Statement of Fact: I am bearish. Statement of Opinion: I see a 50% chance that stocks will continue…
breaking bearish below 4,000 to retest the June lows in coming weeks.
And the other 50% chance is that this two week slide for stocks ends here and we continue hanging out in a trading range for the near term.
Why is this the case? And what is the best trading plan?
That will be the focus of this week’s Reitmeister Total Return commentary…
Back two weeks ago, when stocks were making an assault on the 200 day moving average at 4,328, I proclaimed this to be the end of the bull run. The more likely scenario would be for the market to consolidate under that point and likely chop around in a trading range until investors were sure of their path forward (bullish or bearish).
This has proved to be fairly accurate. That’s because indeed stocks hit the wall at this major resistance level (200 day moving average).
At first it seemed like a modest round of profit taking. But then when Fed Chairman Powell stepped up to the mic in Jackson Hole things got ugly in a hurry.
Here were my thoughts on this vital topic from my Friday commentary as stocks tumbled -3.4% on the session:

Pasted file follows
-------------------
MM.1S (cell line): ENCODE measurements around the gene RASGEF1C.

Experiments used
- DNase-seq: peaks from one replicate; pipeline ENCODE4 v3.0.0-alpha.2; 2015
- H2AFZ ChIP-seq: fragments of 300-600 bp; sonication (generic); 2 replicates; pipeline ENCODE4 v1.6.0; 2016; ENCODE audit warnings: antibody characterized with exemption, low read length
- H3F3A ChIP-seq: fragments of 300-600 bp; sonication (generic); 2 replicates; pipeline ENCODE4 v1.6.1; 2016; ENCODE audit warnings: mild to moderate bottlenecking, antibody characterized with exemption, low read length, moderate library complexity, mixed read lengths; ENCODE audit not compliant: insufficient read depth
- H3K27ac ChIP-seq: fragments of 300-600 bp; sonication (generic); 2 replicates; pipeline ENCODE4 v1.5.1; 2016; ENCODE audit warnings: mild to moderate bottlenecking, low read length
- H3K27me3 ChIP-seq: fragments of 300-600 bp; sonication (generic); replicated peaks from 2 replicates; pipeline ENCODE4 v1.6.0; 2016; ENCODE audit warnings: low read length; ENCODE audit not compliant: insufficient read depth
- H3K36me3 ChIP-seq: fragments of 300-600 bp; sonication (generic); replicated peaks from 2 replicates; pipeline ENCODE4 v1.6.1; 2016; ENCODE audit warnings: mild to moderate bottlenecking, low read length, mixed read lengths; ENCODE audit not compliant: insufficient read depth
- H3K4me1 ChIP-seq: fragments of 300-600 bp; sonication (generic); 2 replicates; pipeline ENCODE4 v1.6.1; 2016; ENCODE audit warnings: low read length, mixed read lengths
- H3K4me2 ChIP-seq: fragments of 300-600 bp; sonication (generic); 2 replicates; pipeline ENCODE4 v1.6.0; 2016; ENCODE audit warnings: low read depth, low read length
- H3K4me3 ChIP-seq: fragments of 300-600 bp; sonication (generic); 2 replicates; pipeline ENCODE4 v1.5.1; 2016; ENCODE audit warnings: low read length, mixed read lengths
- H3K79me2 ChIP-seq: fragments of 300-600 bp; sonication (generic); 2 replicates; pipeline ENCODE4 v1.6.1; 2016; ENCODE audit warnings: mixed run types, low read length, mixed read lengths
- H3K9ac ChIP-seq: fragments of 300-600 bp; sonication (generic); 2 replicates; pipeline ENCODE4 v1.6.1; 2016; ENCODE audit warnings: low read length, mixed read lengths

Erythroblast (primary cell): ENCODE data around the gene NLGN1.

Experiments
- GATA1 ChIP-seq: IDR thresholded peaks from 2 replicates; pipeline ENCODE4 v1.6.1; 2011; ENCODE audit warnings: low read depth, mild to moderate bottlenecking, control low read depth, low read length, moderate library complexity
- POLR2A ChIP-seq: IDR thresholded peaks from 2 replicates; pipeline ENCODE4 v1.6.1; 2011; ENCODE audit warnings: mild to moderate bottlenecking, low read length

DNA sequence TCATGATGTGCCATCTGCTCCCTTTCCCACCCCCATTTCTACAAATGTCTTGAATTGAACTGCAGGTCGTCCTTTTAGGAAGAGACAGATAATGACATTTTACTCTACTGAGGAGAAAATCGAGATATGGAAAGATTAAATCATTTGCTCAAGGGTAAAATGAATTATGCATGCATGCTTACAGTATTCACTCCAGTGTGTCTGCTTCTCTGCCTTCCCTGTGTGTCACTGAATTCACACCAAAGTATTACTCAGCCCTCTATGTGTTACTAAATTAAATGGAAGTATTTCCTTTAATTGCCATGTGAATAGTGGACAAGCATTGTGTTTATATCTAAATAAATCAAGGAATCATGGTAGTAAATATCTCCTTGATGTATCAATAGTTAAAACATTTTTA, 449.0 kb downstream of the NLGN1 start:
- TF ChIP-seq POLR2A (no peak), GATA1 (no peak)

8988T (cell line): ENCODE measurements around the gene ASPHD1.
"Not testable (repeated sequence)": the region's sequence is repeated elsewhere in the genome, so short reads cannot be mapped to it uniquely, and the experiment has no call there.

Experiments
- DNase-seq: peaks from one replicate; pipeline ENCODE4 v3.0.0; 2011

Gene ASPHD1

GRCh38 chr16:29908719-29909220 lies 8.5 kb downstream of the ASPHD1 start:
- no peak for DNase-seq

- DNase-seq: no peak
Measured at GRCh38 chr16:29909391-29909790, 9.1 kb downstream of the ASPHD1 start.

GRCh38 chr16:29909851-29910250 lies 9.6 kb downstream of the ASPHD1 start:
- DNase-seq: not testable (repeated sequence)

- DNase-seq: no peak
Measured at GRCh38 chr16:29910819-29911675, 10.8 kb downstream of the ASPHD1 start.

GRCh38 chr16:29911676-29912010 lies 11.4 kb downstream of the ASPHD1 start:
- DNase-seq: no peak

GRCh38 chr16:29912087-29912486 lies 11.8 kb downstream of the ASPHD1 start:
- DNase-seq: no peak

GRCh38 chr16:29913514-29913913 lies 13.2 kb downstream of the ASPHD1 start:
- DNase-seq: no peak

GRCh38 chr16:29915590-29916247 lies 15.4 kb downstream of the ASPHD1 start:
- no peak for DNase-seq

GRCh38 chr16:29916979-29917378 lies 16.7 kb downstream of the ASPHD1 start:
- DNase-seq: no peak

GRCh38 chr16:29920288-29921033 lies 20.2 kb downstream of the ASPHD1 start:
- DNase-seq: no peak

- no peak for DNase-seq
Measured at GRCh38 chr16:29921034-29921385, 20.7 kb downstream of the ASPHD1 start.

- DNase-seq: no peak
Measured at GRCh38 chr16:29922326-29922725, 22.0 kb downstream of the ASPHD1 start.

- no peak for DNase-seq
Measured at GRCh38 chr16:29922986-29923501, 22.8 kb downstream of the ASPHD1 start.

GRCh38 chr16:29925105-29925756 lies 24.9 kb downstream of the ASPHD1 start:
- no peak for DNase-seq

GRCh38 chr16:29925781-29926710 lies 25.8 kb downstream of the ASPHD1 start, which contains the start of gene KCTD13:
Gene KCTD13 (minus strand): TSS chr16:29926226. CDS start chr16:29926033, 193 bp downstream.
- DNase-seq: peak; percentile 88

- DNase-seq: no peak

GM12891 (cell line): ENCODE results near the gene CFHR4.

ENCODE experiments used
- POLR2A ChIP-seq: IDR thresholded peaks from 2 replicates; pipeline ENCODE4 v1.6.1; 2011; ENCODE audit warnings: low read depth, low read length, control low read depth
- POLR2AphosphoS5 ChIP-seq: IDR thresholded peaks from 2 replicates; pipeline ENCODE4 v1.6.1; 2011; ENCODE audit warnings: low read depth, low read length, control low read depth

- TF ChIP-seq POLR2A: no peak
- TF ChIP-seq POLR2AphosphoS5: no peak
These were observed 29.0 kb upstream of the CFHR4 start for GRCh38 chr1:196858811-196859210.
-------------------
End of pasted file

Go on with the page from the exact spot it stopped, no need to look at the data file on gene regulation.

“Anyone surprised by Fed Chairman Powell’s speech at Jackson Hole should have their head examined. No two ways about it because the Fed aims for consistency in their messaging. And they have been CONSISTENLY saying that inflation is way too high and they need to be vigilant in fighting that battle.
This absolutely, positively will cause “pain” to the economy. The only question is how much harm it will do. Yes, a soft landing is possible…but recession is more probable.
Thus, for stocks to rally on Thursday into this announcement was crazy. Like “put on a straight jacket” kind of crazy.
The sell off on Friday was a much more sane and logical reaction to the facts in hand. However, the final verdict on soft landing with bull market vs. recession with bear market has not been fully resolved.”
I am not the only one to stress these ideas. Here is what John Mauldin had to say on the subject on his timely piece from over the weekend:
“…I just saw Jerome Powell’s very hawkish Jackson Hole comments. I am simply going to quote some excerpts, while noting that he seems to want to bring on his inner Volcker (emphasis mine, quotes via Peter Boockvar and Axios ).
“‘The FOMC’s overarching focus right now is to bring inflation back down to our 2% goal.’
“Our responsibility to deliver price stability is unconditional… There is clearly a job to do in moderating demand to better align with supply. We are committed to doing that job.”
“Restoring price stability will likely require maintaining a restrictive policy stance for some time. The historical record cautions strongly against…
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